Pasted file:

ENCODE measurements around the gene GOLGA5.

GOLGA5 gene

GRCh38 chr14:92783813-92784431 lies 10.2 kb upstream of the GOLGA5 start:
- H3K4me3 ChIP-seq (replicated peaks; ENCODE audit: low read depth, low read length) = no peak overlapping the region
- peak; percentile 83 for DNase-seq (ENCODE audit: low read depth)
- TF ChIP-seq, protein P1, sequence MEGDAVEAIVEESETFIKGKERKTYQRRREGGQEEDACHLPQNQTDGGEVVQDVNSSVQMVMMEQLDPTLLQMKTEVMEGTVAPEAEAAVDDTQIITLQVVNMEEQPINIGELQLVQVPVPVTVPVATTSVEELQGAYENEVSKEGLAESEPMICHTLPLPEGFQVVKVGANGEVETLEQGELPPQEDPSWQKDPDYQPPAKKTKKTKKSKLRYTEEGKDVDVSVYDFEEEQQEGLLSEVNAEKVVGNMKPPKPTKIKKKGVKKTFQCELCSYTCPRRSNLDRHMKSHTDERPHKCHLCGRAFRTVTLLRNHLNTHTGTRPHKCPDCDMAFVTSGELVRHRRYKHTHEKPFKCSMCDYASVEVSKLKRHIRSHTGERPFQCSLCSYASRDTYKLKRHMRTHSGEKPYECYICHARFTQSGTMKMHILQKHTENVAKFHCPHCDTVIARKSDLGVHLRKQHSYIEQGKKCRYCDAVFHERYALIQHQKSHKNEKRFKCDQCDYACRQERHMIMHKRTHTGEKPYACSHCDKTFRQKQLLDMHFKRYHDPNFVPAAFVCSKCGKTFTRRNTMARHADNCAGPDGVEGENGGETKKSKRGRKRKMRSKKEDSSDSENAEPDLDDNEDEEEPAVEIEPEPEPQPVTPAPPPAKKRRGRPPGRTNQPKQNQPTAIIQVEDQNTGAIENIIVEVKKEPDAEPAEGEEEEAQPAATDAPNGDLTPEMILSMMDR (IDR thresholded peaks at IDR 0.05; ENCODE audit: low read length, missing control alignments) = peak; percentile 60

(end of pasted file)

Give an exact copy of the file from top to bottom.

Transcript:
ENCODE measurements around the gene GOLGA5.

GOLGA5 gene

GRCh38 chr14:92783813-92784431 lies 10.2 kb upstream of the GOLGA5 start:
- H3K4me3 ChIP-seq (replicated peaks; ENCODE audit: low read depth, low read length) = no peak overlapping the region
- peak; percentile 83 for DNase-seq (ENCODE audit: low read depth)
- TF ChIP-seq, protein P1, sequence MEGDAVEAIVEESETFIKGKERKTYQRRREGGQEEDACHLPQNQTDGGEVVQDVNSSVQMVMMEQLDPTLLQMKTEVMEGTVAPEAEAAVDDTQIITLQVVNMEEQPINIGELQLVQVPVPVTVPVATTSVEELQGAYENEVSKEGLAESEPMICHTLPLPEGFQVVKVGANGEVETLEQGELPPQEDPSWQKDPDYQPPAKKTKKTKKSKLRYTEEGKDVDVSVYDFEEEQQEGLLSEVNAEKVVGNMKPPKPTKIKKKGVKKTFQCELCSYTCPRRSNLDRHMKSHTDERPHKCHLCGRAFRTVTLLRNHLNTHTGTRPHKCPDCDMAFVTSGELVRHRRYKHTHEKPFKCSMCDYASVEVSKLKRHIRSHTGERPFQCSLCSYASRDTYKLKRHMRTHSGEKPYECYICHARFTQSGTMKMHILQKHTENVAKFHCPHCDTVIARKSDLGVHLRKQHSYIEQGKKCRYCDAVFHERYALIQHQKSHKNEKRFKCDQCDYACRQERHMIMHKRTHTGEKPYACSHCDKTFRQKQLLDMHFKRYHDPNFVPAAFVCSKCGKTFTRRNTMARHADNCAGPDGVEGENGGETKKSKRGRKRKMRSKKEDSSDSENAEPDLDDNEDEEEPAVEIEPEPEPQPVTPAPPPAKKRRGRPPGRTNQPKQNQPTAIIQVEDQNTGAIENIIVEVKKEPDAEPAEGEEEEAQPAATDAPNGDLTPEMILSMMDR (IDR thresholded peaks at IDR 0.05; ENCODE audit: low read length, missing control alignments) = peak; percentile 60